Paul Kane, Partner at Grant Thornton NZ and Men’s Health Trustee, is competing in the Track Cycling event at the World Masters Games 2017. He talked to us about what’s involved and what inspired him to enter.

“This is the first Masters Games I’ve entered. It’s the single biggest multi-sport event held every four years for masters. In Auckland 2017 there is expected to be 25,000 participants from 100 countries catering for all abilities. There are 28 sports and 45 disciplines. There are no qualification criteria, except age. For cycling the minimum age is 30. I’ll be competing in the 55-60 age group.

I first got into cycling about twenty odd years ago when a group of us decided we needed to get fit and running wasn’t an option. We initially would just ride Tamaki Drive and then have a coffee. We expanded our horizons and competed (rode as we weren’t very competitive) in events such as Round Taupo and the Rotorua Flyer. I’ve since migrated to K2 prefer K1 and the Tour of Northland. Cycling is my main sport now, both track and road. Cycling’s a good recreational pursuit, I enjoy riding, it keeps me relatively fit, and I like the coffee and banter at the end of a ride with fellow cyclists.

It’s a sport I share with others in my family. My son rode for Auckland Grammar when at school and I now help out with my daughters cycling squad at Epsom Girls twice a week.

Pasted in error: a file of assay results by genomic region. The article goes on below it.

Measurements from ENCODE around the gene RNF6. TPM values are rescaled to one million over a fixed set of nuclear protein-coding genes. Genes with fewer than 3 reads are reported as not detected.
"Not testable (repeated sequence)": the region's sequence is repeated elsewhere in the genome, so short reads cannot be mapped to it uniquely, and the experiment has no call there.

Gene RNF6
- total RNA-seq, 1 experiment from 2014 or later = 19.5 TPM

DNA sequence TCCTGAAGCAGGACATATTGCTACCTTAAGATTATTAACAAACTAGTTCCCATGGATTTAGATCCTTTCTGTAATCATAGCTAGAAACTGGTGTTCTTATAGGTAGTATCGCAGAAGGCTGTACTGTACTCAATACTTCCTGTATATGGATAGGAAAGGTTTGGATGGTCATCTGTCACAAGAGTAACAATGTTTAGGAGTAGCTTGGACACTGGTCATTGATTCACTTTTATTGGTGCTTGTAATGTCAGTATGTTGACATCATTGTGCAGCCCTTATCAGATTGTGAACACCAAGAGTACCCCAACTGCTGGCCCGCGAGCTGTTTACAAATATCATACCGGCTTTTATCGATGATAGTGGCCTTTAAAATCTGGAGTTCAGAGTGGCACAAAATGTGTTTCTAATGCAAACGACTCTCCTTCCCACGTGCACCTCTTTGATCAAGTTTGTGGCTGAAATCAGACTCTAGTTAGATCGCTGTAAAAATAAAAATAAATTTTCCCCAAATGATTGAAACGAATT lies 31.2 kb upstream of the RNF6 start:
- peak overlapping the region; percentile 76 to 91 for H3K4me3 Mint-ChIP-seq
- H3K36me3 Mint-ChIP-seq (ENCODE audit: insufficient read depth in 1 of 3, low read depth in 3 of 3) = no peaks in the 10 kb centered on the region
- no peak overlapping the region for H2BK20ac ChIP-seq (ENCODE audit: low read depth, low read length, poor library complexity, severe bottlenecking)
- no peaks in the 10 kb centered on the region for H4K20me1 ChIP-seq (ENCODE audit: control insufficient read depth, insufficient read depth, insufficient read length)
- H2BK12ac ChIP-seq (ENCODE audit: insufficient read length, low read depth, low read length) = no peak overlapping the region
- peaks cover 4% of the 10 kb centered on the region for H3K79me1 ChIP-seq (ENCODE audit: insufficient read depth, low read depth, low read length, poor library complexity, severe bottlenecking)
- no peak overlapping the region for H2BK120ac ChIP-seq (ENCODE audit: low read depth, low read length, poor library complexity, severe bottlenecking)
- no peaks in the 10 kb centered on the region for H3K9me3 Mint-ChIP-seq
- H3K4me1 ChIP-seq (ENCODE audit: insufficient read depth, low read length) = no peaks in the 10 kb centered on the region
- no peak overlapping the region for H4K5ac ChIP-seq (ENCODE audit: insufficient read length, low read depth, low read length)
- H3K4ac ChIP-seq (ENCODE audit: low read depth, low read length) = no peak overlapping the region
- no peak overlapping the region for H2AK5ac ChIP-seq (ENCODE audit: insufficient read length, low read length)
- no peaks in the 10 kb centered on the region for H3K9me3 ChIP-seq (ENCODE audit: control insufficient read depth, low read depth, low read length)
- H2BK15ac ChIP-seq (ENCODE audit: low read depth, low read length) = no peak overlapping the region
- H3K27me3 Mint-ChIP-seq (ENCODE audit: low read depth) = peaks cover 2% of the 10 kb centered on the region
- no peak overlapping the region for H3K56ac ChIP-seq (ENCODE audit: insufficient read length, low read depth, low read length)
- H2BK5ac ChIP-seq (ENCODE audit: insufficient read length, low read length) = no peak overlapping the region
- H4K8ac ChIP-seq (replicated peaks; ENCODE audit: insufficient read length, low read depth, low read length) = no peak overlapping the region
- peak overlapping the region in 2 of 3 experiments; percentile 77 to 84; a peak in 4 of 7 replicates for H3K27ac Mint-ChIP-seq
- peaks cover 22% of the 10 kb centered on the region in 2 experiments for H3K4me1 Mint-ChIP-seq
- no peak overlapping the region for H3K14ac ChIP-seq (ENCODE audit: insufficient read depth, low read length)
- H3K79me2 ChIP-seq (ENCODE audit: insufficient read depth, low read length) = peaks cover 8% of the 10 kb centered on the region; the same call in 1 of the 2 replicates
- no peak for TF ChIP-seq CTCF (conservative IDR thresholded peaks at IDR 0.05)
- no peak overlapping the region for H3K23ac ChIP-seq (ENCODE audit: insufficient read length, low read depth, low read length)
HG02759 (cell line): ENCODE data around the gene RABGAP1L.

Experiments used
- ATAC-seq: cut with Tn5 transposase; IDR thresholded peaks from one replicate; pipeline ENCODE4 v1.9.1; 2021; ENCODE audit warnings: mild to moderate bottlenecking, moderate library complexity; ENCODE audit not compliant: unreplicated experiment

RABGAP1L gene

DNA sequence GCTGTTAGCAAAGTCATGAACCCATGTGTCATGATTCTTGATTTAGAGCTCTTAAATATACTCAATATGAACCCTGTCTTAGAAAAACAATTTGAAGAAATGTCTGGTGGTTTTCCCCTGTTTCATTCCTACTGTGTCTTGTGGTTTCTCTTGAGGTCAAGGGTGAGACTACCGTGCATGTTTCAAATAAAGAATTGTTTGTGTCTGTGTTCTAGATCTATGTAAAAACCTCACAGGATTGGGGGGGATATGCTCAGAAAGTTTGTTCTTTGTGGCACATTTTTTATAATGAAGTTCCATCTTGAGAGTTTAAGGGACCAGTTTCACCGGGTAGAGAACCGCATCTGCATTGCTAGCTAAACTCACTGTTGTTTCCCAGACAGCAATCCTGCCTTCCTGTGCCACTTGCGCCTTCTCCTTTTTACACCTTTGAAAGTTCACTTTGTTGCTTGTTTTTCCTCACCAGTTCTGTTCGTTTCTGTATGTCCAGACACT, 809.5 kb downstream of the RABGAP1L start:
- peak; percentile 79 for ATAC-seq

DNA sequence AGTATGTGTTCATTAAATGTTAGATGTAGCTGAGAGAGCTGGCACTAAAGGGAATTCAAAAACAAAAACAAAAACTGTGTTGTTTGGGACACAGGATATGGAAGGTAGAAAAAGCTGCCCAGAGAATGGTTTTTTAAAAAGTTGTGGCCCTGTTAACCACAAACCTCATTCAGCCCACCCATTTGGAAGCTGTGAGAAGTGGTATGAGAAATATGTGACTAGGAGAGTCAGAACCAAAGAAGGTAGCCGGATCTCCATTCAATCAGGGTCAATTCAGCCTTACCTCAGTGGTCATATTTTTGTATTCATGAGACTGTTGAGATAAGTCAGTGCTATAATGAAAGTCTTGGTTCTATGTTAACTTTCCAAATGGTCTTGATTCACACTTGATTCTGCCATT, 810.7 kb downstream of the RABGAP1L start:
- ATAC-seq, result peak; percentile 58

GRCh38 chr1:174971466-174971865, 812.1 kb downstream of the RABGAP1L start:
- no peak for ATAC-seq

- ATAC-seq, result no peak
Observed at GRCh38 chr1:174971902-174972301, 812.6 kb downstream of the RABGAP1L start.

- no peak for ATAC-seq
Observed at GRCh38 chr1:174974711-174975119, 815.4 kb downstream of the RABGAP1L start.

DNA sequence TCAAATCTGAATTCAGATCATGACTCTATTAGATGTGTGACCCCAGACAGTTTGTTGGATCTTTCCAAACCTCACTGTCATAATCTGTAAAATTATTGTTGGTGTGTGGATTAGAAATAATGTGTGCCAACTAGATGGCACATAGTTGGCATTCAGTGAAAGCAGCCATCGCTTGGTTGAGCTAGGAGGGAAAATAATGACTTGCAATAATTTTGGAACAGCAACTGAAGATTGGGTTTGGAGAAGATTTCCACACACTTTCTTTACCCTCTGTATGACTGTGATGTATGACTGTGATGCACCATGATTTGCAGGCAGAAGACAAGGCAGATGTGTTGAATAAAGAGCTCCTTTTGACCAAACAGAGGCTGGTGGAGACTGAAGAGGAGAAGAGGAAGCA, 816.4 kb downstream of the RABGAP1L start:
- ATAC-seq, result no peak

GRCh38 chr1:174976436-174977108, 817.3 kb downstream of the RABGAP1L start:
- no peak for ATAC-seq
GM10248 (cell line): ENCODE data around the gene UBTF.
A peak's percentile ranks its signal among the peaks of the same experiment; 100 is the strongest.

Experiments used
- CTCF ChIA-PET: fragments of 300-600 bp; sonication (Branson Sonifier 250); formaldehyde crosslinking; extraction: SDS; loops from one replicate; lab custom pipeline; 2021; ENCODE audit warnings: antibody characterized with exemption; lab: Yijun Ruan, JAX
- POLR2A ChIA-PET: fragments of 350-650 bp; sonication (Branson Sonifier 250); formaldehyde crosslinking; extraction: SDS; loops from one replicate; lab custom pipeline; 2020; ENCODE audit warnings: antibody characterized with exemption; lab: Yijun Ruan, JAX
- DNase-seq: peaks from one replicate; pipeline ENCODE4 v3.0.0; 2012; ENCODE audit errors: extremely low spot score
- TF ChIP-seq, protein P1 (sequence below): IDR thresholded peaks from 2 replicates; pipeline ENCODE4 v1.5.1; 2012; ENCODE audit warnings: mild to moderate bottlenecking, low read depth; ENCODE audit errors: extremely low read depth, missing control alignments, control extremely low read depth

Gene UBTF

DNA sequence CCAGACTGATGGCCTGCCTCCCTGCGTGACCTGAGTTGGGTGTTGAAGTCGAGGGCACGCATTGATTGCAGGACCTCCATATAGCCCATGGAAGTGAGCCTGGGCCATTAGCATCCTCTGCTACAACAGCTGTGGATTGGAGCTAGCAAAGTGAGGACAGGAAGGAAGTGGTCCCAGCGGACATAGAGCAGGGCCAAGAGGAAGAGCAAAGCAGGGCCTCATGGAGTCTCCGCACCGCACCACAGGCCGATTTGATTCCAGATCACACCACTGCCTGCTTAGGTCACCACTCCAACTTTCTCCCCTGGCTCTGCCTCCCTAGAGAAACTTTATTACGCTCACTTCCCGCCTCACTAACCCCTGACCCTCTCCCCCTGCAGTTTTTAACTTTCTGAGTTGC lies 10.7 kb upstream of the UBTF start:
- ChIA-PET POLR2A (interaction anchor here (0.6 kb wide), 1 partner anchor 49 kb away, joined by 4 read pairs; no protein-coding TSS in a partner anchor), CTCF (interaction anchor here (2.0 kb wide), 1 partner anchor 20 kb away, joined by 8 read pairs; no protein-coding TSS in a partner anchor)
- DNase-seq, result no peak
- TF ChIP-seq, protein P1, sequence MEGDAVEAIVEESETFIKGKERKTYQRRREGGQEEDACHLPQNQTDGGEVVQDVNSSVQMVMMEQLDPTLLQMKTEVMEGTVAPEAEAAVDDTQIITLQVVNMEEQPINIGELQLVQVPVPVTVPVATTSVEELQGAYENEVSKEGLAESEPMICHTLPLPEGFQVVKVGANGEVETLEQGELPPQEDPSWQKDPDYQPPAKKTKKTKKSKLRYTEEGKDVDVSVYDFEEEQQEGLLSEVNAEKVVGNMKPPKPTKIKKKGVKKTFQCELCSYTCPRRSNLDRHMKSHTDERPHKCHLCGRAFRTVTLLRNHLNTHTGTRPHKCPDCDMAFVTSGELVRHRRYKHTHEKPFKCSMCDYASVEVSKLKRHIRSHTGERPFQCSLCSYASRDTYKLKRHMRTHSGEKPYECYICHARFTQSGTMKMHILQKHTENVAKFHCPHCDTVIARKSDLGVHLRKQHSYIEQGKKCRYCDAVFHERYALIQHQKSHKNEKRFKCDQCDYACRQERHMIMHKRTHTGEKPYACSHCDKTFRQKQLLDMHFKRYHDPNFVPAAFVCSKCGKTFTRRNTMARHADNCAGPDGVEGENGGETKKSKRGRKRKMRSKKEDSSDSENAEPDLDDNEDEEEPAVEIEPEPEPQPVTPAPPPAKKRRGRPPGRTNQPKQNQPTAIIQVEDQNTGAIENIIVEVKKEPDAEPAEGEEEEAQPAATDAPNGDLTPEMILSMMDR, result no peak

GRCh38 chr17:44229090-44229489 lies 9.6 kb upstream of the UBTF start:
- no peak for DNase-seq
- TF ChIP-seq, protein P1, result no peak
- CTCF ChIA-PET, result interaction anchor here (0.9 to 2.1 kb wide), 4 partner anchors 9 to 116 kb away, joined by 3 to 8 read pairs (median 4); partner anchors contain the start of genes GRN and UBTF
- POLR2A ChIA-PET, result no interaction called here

I ride with a couple of MAMIL groups the “Woodducks” – basically a drinking team that rides and the “FOG’s” (Friendly Old Guys, or Gals, or a number of other variations depending on who you’re talking to).

In the lead up to the Masters Games I’ve trained at the Manukau Velodrome built for the 1990 Commonwealth Games, a nice concrete track. The wet weather has hampered that lately, so most of my training is road riding, building fitness and stamina.

The Masters is my next big race. There are some very good athletes right through the age groups so as long as I finish, hopefully a little bit competitive, then I’ll be happy. Even if I’m last it won’t worry me, I’m there for the experience and to have some fun.

I’d encourage people to get out there and do it themselves. It sounds a bit cliché but there are just so many benefits.”


Race Day for Paul is 26 – 28 April at the Avantidrome in Cambridge. Good luck Paul!

If you’re interested in getting along to a Masters Games event, check out what’s on offer on their website: